Column 1 of Table 2 shows CPS sample sizes for each county to highlight that samples are not large and estimates in this table may be a little noisy. With that caveat in mind, the overall picture emerging from Table 2 is clear. Property taxes in levels, and as a percentage of incomes, are high everywhere in New Jersey. Consider Camden County, the county with the lowest property taxes in New Jersey. The median homeowner in Camden County pays just five percent ($200) less than the property tax paid by the median homeowner in Connecticut.
A number of my Executive Committee members have asked me to look at property taxes as a percentage of home value, across states and within New Jersey, to see if the same story emerges. For this analysis, I turned to data from the 2015 American Community Survey, which contains information on both property taxes paid and owner-assessed house value (which, historically, has been found to be accurate within a few percent). The sample sizes in the American Community Survey are very large – for example, there are 115,203 respondents for New Jersey homeowners alone – but the property tax data are “binned” and thus a little noisy and further the reporting of property taxes is top-coded at $10,000 per year, i.e. when respondents report property tax payments greater than $10,000, the data are coded at exactly $10,000.
With those caveats, for each state I compute for all homeowners in the sample the property tax rate (property tax / home value) and then pick out the median of that ratio. Table 3 reports the 10 states with the highest median property tax rate along with the median value of owned homes; at the bottom of the table I list the property tax rate and median value of housing for the comparison states of Maryland and Massachusetts. The median property tax rate across U.S. states is 1% (not shown) and states like Delaware and Colorado have a property tax rate of 0.6%. As you can see from the table, New Jersey has the highest property tax rate in the country at 2.2%. It is true that places like Texas and Wisconsin have high property-tax rates, but house values are much lower at $130 and $160 thousand, respectively, such that the property tax burden out of income for residents in those states is not that large. Our property-tax rate would need to fall by roughly 15% to equal that of Connecticut or New York. And relative to both Maryland and Massachusetts, our property tax rate is much higher – double in the case of Maryland.
Out of curiosity, I computed the median property-tax rate and median value of owned housing for each county in New Jersey. Those data are shown in Table 4. Except for Cape May County, the median property tax rate ranges from 1.9% in Monmouth, Morris, Ocean and Somerset Counties to 3.1% in Camden County. Property tax rates are high everywhere in New Jersey.
I’d like to conclude by providing a perspective on property taxes that you may not have heard before. Property taxes are regressive: People with lower incomes pay higher property taxes as a percentage of their income. Table 5 shows the median property tax paid relative to household income, by income bracket, for homeowners in New Jersey. The boundaries of the income brackets were chosen to match the 10th, 25th, 50th,75th, 90th and 95th percentiles of the nationwide distribution of household income as measured in the CPS. The table clearly shows that as incomes rise, households dedicate a lower percentage of their income to paying their property taxes. Homeowning households with incomes less than $18,000 per year pay more than 30% of their income to their property tax bill in New Jersey; whereas households with incomes above $215,000 per year only 2.5% of their income in property taxes.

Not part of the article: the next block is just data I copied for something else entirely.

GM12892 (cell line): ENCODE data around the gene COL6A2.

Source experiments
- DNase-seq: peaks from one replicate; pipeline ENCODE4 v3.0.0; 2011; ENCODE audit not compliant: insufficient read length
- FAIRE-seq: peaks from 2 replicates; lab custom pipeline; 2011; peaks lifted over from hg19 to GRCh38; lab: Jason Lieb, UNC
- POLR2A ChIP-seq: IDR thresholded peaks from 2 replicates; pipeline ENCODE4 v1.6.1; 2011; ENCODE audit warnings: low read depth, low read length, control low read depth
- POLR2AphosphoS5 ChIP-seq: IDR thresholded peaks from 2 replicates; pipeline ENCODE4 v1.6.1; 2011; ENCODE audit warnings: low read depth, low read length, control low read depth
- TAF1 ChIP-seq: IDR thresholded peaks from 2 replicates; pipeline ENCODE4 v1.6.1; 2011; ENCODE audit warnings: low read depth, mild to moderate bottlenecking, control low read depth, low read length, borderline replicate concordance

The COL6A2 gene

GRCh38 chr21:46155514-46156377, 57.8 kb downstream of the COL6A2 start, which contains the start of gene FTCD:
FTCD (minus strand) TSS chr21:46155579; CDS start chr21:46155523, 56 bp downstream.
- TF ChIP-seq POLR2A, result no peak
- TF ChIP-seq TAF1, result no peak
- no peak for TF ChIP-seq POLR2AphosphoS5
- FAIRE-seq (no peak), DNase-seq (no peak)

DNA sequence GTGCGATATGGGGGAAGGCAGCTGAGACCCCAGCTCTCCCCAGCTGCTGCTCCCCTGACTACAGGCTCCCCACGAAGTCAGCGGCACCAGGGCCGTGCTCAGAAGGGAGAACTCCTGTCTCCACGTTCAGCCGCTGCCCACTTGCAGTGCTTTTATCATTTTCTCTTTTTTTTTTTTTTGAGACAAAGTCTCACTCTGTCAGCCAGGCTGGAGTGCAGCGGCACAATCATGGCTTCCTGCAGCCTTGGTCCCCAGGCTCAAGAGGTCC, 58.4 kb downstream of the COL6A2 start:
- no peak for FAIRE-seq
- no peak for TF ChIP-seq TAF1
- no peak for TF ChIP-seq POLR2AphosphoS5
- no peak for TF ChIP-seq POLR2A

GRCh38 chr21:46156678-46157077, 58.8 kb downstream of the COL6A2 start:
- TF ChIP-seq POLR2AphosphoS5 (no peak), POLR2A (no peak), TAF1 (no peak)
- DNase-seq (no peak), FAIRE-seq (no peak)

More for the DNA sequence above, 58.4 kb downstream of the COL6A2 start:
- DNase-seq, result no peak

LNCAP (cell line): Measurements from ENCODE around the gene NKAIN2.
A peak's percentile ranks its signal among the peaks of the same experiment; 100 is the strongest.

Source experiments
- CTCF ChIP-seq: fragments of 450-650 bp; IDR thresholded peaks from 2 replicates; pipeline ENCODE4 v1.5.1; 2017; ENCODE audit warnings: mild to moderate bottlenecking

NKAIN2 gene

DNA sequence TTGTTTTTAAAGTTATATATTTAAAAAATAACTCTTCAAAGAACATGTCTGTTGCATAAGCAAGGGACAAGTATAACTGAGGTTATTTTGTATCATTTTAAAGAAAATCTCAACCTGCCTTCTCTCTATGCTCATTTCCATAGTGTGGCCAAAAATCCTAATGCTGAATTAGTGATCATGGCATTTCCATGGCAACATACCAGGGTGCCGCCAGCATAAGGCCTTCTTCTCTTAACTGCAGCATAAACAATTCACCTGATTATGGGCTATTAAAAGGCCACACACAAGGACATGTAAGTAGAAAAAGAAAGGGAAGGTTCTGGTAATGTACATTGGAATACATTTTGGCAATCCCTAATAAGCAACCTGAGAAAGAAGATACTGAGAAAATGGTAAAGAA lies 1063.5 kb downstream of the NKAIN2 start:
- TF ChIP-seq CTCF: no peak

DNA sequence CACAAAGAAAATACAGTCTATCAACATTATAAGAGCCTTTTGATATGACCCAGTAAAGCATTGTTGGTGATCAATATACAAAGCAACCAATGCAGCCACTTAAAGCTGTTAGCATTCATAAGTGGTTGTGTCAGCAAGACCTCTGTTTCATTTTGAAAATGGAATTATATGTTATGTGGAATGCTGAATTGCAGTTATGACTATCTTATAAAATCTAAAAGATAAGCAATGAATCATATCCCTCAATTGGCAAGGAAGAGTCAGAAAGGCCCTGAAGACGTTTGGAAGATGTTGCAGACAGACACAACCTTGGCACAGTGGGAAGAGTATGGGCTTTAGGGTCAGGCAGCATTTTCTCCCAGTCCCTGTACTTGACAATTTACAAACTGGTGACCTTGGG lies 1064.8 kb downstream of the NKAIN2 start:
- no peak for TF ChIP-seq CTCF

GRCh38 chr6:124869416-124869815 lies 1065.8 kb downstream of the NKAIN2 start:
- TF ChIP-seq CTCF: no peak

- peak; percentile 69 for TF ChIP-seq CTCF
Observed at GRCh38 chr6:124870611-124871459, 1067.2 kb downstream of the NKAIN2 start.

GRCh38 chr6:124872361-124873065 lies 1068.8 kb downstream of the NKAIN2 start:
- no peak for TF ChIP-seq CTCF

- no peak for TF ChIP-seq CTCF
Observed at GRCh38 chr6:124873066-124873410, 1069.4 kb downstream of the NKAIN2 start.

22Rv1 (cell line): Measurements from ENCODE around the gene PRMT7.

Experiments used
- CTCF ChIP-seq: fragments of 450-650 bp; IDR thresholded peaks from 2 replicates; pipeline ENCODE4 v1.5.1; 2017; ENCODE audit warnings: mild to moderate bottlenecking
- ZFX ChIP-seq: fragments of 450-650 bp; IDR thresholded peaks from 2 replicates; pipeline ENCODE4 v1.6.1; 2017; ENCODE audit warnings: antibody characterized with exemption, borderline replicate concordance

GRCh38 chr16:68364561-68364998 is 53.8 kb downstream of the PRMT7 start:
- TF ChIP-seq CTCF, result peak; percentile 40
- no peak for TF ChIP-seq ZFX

The property tax is regressive for two key reasons. First, retirees with low incomes may own expensive homes. The value of their home reflects their income while working, not while retired. This high property tax burden is one reason why retirees have incentives to leave New Jersey. Second, and importantly, in a cross-section of people, the value of housing does not rise one-for-one with income. As people get richer, the value of housing they purchase does not rise at the same rate as their income.
So what can be done? Should anything be done?
Change is difficult. And I think many people (rightfully) believe that if we lower property-tax revenue, the quality of our local schools and other public services might suffer. So the response to date has been to do nothing. But, keep in mind a few things. First, states like Colorado, Maryland, Massachusetts, Virginia, etc. have, in many places, good public schools and good public services. Can we justify why we spend more? Second, doing nothing seems to me to be a risky long-term option. After the change in the Federal tax code eliminating much of the deductibility of state and local taxation, many residents of our state should expect an increase in their Federal tax payments. With this added tax burden, we risk that higher-income residents will increasingly leave the state; and a sustained outflow of high-income, high-taxpaying residents might push the state into an even worse financial situation.